I have a love-hate relationship with films based on the works of Clive Barker, while I also have a just plain "love" relationship with the stories that one such man tells. What can I say: I enjoy a good "scary story" from the man who has been hailed, and has proven himself to be, a landmark contributor to horror-literature. Clive Barker is a man who described himself as "a lucky guy who got to make a film". I assume he was referring to "Hellraiser"; that messy and convoluted, nigh pointless adaptation of one of his own works. I think he learned his lesson from there.
So here we have "The Midnight Meat Train", which is based off of a work of Barker. This is one of the best adaptations a story of Barker has gotten, and lucky for him, it's not directed by Barker. Last time that happened, we almost killed ourselves, depending on what you thought when it came to "Hellraiser".
Leon is an aspiring photographer who gets a gig that could land him a life-time of good money and fame. He likes how such a life-style sounds, and will stop at nothing to get what he wants and where he wants to be. With the support of his girlfriend, Leon hopes to follow his dreams, and when a well-known art-lover asks him to get some good "night shots" detailing what city life is really about, Leon is excited and enthusiastic about taking the job. Eventually, Leon walks the street at night, and comes across a burly man who seldom speaks, and doesn't seem to fancy communication either.
This man is Mahogany; a man who works mostly at a butchery, and has a part-time job as a serial killer on a "midnight meat train". He's a man who, as Leon puts it, "slaughters humans like cattle". Why he does this, I shall not say, for all is revealed in the flawed, predictable, but never boring ending.
I've literally seen "The Midnight Meat Train" more than once, and I've also seen it several times, figuratively. This film isn't terribly unique in how it brings out its inner horrors, and it's not a true horror classic, but I think there are a couple of good reasons to why it's better than (most of) what's out there. For starters, this film is a cocktail party in a slaughterhouse; violent, vomit-worthy, and to many, sickening. It's a film drenched in blood, CG blood to be precise, and never restrains itself from being messy. What I openly admired about the film was that it doesn't turn into "Hostel" or the "Saw" sequels. It is bloody, gory, and nasty throughout; but there's a certain quality to these things that makes this train ride pretty endurable, and thoroughly entertaining.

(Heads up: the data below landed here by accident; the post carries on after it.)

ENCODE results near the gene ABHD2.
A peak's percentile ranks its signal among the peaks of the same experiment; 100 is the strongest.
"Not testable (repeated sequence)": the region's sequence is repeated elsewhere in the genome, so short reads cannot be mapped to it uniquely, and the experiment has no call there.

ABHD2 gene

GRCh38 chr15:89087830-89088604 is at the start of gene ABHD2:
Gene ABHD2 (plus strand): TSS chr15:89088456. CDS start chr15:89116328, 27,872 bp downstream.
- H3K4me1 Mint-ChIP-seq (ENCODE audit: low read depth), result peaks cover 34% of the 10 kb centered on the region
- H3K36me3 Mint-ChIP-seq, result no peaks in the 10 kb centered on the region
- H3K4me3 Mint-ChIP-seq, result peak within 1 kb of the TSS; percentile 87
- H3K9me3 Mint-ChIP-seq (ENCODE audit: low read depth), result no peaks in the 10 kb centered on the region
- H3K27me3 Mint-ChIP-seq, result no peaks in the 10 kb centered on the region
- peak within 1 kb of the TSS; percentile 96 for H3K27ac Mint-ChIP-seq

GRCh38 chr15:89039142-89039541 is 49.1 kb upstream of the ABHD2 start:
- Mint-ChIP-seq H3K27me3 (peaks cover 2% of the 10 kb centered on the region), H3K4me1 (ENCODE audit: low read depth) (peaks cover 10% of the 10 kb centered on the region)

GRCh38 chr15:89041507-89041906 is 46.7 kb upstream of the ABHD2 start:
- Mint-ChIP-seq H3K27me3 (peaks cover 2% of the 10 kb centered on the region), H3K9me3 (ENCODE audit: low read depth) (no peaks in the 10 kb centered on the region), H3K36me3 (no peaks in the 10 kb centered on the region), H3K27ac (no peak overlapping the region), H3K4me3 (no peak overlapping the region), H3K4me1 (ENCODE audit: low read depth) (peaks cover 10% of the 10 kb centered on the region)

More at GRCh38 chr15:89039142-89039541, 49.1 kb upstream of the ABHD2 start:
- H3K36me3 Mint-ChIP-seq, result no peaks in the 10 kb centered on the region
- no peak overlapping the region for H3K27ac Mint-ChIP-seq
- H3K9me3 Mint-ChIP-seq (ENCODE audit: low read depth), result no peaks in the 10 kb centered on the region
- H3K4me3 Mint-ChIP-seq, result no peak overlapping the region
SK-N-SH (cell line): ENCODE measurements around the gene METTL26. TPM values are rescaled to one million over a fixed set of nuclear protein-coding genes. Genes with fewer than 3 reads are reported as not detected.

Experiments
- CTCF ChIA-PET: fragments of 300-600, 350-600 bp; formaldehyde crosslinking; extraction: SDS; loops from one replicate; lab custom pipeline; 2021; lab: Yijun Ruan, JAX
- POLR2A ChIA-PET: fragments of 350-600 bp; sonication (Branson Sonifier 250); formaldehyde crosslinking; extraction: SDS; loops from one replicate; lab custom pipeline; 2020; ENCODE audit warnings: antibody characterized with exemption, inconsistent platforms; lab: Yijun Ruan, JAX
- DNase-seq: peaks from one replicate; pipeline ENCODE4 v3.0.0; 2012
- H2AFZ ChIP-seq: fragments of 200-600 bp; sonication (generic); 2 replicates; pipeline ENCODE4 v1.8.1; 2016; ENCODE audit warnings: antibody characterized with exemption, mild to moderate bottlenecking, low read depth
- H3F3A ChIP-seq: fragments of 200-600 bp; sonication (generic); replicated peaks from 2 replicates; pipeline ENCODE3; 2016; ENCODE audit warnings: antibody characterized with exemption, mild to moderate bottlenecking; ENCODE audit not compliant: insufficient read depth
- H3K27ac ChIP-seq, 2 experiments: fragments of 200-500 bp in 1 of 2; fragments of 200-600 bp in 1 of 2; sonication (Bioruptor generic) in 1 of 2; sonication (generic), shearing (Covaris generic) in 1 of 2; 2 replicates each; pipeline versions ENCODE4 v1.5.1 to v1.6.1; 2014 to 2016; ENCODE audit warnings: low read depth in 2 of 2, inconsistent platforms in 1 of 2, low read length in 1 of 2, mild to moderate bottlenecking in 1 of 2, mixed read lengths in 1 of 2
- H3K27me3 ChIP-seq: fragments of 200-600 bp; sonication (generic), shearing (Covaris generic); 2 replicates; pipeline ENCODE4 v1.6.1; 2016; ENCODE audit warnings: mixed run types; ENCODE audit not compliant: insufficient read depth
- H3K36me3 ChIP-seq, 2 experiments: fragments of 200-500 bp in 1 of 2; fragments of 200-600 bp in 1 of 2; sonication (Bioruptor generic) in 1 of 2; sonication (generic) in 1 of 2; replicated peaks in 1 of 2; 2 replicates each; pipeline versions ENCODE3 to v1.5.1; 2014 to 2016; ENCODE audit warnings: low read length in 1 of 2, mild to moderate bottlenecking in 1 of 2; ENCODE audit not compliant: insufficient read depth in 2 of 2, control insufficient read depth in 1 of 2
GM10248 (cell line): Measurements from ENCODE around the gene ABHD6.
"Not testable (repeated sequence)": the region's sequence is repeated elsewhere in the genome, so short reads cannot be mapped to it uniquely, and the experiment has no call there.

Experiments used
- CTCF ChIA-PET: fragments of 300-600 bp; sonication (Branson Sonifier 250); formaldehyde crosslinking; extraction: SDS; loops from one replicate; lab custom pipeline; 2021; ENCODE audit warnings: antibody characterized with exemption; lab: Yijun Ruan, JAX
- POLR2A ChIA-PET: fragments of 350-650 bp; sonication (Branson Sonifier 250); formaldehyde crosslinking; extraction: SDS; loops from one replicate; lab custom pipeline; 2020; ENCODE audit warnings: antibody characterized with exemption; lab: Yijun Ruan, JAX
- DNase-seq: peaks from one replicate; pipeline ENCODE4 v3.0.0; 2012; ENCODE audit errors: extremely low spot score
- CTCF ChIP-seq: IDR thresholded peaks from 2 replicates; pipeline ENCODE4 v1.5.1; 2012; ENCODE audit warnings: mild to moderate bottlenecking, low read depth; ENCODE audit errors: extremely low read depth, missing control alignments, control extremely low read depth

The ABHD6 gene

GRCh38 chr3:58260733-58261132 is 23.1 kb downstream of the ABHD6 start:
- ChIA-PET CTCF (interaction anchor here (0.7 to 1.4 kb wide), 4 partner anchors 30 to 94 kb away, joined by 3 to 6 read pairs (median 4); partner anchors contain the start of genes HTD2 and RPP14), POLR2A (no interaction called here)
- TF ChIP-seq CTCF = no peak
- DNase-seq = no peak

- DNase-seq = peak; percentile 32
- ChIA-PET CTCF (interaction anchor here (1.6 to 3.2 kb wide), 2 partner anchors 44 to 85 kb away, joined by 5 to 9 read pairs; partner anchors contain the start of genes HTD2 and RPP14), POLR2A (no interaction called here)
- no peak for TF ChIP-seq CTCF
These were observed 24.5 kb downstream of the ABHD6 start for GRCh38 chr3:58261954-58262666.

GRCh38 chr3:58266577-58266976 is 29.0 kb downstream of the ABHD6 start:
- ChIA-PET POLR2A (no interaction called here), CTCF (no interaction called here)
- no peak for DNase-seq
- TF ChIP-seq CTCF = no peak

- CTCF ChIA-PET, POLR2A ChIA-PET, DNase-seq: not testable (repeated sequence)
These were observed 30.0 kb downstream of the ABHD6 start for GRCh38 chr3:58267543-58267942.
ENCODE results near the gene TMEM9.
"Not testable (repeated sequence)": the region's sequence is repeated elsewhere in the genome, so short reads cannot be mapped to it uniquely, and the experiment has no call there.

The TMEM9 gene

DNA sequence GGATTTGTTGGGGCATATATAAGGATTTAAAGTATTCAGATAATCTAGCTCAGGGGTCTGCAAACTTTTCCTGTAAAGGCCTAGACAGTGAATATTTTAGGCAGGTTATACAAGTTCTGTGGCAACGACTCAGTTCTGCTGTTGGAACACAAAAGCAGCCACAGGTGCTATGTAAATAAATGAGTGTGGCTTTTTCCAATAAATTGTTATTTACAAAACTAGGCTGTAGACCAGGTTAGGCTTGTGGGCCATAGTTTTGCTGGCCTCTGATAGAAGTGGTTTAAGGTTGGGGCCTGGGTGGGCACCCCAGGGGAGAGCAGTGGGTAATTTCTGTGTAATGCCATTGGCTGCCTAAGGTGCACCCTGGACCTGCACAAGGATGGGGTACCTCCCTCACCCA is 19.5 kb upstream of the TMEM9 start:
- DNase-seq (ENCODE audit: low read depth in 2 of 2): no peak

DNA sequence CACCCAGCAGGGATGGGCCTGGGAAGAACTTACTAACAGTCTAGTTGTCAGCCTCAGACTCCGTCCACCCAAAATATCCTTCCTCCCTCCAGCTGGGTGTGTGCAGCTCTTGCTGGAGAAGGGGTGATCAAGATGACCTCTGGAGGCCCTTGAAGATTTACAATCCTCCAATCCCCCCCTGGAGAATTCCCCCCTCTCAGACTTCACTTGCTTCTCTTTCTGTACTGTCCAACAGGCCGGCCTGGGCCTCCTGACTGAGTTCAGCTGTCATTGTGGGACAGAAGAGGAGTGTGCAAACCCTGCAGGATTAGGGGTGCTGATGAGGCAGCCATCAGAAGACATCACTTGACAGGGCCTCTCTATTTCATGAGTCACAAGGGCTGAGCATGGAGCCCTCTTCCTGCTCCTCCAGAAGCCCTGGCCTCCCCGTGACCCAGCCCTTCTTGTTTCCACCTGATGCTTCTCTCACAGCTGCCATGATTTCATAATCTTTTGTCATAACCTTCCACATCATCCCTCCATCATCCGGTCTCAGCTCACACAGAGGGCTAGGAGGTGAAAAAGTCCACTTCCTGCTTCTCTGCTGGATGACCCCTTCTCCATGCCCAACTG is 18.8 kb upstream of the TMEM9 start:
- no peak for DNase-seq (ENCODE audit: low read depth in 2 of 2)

I liked how this film did not feel disgusting, and neither does the gore. So many horror films are retrained; so many are over-the-top, and "The Midnight Meat Train" understands that refraining from being incredibly disgusting is the right way to go. I enjoyed this movie. It is well-acted, well-filmed, and has some of the most insane, addictive visuals I've seen used in horror cinema for quite some time. It's worth seeing if you are a fan of the genre, and I think that this is a future cult hit. I can say I liked it; the film has its flaws (flawed ending, lack of complex characterizations, some plot holes that need filling), but like I said; this train ride is fun, entertaining, and gloriously violent. My advice is to take the ticket, stay for the ride, and leave with whatever feelings and emotions you choose.
THE MIDNIGHTMEAT TRAIN There were two reasons for me to get this movie when it came out, well there were many but the two big ones were that it is a Clive Barker film and Ted Raimi is in it [not for long]. I have always been a fan of Barker's from his writing to his films I enjoy the man's work, same can be said for Mr. Raimi who I think is one of the most underused and underrated actors of all time. Any way the time came for this movie … more
Based on Clive Barker's short story in the "Books of Blood" series in 1984, "MIDNIGHT MEAT TRAIN" is directed by Japanese director Ryuhei Kitamura in his Hollywood film debut. Those who are familiar with Kitamura's works know that the man is excellent in visuals and editing tricks--the man is renowned for the terrific Jidai Geki hit "Azumi", shot an excellent film in a measly seven days with "Aragami", gave us the genre-bending cult hit "Versus" and thrilled us with the Yakuza occult short film … more
I'm writing this review with the biggest sh*t eating grin that I can possibly muster. Thank God for Clive Barker!! For those of you who love the man & are quite familiar with his work, an introduction would be fruitless so I'll assume most of you know him from either Candyman or Hellraiser. Those of you remotely familiar will also know his work tends to be dark, gruesome, & ultra-violent. Midnight Meat Train really offers the goods here & makes … more
Imagine if you will, a slasher movie co-starring Brooke Shields (!) This movie adaptation of Clive Barker's short story is an edge of your seat, suspenseful chiller, but doesn't have many of those "Psycho" pull-back-the -curtain moments, and won't scare you enough to make you lose any sleep. Never-the-less, this is fine entertainment for fans of the genre, with copious amounts of blood and gore, slashing steel implements and body parts galore. … more
It's very likely that the only kind of reviews I'll ever post here are movie reviews. I'm very passionate about film; and at this point, it pretty much controls my life. Film gives us a purpose; … more
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The Midnight Meat Train is a 2008horror film based on Clive Barker's 1984 short story of the same name, which can be found in Volume One of Barker's collection Books of Blood. The film follows a photographer who attempts to track down a serial killer dubbed the "Subway Butcher" and discovers more than he bargained for under the city streets.